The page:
Because people are always stronger when they are united, several laureates of the Right Livelihood Award (RLA, “Alternative Nobel Prize”) recently gathered in Kathmandu (Nepal) for a two-day seminar to support Shrikrishna Upadhyay of Sappros-Nepal and its partners. His new initiative is titled Make Nepal Green. Upadhyay received the award in 2010. Winners from China, Japan and India had come, or joined via Skype, to share their expertise with the activists from Nepal. For us, the RLA’s board, the week was instructive and, as so often, inspiring – to get to know the country and the people who are committed to creating a more sustainable world, even in the face of adversity.
The “Make Nepal Green” initiative arose after the Regional Conference of RLA Laureates from Asia and the Pacific held at Mumbai in March 2015 and devastating earthquake in April and May 2015. The pressure for a renovation is great in Nepal: There is still much to do to rebuilt the country. Water shortage exists in many parts, and even historic temples are destroyed and need to be rebuilt. But in spite of all that we felt a great openness for renewable energy, organic farming and local participation in the decision making process. Having the international Laureates on site gave the initiative more attention, so that possibilities that their ideas and practical solutions will be incorporated into the reconstruction and in the future plan of Nepal, increase. At the same time everyone at the seminar benefited directly from the other’s expertise.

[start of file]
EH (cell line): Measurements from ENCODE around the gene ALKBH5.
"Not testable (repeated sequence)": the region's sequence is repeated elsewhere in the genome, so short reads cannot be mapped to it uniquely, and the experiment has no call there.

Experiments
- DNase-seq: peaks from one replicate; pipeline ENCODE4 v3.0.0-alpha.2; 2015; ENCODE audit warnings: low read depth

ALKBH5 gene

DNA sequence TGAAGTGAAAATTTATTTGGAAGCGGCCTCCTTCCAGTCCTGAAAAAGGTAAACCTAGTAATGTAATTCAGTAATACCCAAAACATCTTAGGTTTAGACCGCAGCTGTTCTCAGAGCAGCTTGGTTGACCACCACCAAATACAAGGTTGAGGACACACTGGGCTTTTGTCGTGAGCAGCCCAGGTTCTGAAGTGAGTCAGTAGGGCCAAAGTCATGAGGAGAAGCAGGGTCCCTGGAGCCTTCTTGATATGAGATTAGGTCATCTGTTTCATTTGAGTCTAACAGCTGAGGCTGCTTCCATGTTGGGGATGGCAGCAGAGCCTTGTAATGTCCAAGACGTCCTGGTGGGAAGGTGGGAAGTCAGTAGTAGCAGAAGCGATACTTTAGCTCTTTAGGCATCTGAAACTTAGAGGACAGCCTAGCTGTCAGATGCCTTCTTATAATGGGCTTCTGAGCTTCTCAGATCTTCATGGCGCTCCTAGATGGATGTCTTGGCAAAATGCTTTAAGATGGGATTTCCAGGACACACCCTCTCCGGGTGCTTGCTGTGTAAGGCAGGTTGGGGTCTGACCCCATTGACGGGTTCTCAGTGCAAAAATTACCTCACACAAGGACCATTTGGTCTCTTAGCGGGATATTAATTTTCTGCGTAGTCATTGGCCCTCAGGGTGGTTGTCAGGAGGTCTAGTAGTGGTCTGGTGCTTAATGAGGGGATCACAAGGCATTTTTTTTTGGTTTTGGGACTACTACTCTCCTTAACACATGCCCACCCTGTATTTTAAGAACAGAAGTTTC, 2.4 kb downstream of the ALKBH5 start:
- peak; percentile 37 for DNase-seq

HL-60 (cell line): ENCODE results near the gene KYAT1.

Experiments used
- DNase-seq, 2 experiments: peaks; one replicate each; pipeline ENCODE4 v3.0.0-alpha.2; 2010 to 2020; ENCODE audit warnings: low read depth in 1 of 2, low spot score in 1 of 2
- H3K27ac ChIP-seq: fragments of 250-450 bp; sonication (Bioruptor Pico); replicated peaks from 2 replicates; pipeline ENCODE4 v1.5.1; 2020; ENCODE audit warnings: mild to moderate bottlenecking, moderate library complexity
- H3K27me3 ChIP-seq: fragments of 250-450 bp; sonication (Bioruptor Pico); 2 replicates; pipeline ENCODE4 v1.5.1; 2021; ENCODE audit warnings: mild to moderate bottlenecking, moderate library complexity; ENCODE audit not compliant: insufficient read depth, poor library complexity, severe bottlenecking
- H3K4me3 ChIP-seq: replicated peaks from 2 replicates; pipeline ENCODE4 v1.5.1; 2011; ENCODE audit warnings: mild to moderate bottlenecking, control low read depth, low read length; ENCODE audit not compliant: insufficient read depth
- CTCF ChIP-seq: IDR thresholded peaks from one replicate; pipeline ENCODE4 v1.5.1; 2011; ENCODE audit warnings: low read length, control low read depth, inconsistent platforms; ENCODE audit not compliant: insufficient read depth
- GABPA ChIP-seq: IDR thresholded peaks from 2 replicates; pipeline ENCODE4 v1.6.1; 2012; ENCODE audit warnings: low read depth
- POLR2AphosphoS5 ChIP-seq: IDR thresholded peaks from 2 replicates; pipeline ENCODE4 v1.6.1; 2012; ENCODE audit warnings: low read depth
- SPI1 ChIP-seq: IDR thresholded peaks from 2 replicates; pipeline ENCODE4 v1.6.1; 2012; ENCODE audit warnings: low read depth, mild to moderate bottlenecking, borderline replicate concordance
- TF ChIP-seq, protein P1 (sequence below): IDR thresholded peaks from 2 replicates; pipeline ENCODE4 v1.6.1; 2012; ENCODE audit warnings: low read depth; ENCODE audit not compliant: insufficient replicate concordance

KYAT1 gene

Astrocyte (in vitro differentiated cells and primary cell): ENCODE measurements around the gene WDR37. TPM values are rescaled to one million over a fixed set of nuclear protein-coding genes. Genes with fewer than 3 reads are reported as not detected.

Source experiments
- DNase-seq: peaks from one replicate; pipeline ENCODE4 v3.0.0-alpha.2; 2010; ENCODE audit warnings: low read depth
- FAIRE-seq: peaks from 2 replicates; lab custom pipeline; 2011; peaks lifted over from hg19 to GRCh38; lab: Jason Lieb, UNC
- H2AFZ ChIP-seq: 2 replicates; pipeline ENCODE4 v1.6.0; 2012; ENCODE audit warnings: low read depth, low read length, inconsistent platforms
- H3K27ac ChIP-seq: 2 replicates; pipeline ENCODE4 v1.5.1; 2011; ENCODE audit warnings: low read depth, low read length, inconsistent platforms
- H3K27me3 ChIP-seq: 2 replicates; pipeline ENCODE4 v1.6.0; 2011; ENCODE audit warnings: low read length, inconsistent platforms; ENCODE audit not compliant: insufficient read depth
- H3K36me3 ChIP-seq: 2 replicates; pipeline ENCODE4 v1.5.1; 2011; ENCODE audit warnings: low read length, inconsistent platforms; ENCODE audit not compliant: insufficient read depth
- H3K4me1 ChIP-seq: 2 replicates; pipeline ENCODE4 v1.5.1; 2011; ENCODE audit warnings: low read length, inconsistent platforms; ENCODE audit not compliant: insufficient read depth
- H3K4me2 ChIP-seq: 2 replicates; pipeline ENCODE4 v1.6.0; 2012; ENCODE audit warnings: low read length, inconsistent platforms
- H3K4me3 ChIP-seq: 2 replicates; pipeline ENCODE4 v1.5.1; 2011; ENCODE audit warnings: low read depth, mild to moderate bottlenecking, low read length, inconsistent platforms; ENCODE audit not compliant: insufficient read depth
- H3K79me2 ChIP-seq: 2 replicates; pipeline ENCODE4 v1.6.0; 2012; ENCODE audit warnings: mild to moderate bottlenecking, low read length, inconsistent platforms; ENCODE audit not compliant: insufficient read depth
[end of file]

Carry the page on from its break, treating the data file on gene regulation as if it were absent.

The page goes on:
Regarding the subject of renewable energy, it was fantastic to have Huang Ming from China, a solar visionary, at the seminar. Ming received the “Alternative Nobel Prize” in 2011 for having made attractive high-tech solar systems for the masses. The entrepreneur explained his vision: “In the Paris Climate Conference, I declared that I have focused on China for the last 21 years, for the next 21 years, I want to focus on the world. I want to bring solar energy to the poorest areas in the world. I want to focus on the North of Nepal.” He also notes: “Solar technology is really practical. It’s Right Livelihood. It’s not just for the rich and middle class. It’s for the poor. It’s for everyone.”
Shrikrishna Upadhyay said he hopes to bring a “Make Nepal Green Fund” into existence. With the money, he would spread the ideas of the many small initiatives in the country already existing in the fields of renewable energy, organic farming or ecotourism and transmit technology and knowledge to the whole country. We have already made a lot of contacts with politicians, banks, diplomats and activists in our seminar and want to continue the dialogue. With the help of our wonderful award winners we want to show to the decision-makers in Nepal, what is possible, if one really wants to change things. It would be perfect if Nepal’s Prime Minister would visit the Huang Ming’s company in Solar City during his upcoming visit to China. The man convinced everyone about the potential of solar energy at the seminar. I am sure he could do the same with the Prime Minister!